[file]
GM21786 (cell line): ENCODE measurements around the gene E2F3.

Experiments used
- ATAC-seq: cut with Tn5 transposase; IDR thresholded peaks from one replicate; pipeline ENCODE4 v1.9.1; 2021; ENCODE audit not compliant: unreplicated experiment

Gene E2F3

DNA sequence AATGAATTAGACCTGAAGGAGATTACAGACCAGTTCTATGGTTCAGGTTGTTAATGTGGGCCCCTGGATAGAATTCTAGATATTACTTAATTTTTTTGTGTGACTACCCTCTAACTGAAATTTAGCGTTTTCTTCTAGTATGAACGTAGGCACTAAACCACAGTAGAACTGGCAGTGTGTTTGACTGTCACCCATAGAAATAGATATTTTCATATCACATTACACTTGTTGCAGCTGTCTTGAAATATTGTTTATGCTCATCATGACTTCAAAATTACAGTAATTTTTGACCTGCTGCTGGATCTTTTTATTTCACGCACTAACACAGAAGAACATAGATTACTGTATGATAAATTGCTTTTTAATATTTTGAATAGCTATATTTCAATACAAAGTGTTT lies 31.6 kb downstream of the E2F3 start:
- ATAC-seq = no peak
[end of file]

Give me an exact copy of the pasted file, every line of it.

GM21786 (cell line): ENCODE measurements around the gene E2F3.

Experiments used
- ATAC-seq: cut with Tn5 transposase; IDR thresholded peaks from one replicate; pipeline ENCODE4 v1.9.1; 2021; ENCODE audit not compliant: unreplicated experiment

Gene E2F3

DNA sequence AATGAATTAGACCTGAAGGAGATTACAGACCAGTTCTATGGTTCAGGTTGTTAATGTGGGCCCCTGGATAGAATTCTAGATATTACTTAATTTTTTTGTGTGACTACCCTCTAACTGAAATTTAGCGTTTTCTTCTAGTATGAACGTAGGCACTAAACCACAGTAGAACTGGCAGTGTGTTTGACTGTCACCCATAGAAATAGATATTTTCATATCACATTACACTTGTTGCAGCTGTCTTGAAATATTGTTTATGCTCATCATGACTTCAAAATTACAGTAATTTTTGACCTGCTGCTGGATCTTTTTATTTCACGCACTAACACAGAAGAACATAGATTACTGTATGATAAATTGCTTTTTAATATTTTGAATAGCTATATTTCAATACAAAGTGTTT lies 31.6 kb downstream of the E2F3 start:
- ATAC-seq = no peak